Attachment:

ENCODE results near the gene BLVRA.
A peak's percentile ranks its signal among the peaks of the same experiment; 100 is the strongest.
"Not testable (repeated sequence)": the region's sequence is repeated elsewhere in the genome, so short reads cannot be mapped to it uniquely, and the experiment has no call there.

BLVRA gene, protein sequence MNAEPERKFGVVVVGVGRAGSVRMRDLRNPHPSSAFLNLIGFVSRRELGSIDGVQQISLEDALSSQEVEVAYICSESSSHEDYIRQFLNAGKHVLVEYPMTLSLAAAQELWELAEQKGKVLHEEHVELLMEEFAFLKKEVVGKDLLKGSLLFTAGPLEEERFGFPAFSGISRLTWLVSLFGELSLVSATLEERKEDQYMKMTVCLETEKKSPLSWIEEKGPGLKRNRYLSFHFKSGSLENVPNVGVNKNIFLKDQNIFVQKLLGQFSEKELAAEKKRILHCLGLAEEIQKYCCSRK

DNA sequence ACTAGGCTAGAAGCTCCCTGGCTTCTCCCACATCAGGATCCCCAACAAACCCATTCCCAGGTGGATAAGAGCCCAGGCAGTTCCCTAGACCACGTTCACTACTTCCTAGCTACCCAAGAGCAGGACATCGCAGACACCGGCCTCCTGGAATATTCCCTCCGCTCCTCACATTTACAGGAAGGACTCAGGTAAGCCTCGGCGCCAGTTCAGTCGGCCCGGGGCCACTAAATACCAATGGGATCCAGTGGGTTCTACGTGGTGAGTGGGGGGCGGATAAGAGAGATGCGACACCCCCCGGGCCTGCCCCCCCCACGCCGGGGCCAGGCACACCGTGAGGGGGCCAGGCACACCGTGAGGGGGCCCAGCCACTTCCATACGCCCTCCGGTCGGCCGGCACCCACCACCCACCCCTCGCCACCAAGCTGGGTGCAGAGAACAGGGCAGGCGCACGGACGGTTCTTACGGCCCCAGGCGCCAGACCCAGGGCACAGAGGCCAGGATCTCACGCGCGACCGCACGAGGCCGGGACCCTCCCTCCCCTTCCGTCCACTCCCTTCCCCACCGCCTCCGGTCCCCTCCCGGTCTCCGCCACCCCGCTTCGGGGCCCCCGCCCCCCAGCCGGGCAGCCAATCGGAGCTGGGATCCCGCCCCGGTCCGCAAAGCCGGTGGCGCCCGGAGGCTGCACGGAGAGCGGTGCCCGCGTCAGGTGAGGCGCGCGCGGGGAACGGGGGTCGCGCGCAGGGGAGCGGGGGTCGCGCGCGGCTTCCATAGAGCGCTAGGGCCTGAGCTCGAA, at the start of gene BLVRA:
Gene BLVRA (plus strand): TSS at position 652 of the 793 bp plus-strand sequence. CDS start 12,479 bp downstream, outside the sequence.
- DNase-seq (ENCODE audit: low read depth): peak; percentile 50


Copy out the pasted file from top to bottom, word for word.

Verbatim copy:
ENCODE results near the gene BLVRA.
A peak's percentile ranks its signal among the peaks of the same experiment; 100 is the strongest.
"Not testable (repeated sequence)": the region's sequence is repeated elsewhere in the genome, so short reads cannot be mapped to it uniquely, and the experiment has no call there.

BLVRA gene, protein sequence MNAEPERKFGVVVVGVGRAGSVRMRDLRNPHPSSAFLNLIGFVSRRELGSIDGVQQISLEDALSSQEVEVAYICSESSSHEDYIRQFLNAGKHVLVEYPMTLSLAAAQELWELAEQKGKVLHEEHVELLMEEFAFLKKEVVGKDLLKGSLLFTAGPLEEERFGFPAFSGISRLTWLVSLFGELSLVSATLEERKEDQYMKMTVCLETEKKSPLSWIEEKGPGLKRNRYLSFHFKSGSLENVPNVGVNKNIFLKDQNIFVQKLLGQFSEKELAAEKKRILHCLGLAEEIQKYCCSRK

DNA sequence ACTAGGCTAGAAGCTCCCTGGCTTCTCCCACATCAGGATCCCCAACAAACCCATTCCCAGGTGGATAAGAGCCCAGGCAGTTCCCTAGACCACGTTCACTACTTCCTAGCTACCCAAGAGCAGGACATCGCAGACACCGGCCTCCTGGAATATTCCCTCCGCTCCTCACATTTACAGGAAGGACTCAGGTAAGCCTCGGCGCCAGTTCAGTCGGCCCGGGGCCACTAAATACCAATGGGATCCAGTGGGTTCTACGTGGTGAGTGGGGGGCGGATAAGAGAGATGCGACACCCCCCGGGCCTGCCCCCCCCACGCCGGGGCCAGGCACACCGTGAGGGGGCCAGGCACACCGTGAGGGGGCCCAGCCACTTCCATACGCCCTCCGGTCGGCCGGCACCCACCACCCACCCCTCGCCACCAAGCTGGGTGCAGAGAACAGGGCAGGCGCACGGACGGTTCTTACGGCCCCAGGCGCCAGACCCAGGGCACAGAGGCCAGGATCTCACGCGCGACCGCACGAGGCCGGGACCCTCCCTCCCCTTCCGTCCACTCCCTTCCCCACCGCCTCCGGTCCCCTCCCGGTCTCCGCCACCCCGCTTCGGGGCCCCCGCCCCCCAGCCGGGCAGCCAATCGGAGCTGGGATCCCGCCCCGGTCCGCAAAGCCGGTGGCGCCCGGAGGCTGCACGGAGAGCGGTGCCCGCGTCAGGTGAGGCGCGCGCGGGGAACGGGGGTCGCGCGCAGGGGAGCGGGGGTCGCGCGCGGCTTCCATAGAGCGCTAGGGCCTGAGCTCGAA, at the start of gene BLVRA:
Gene BLVRA (plus strand): TSS at position 652 of the 793 bp plus-strand sequence. CDS start 12,479 bp downstream, outside the sequence.
- DNase-seq (ENCODE audit: low read depth): peak; percentile 50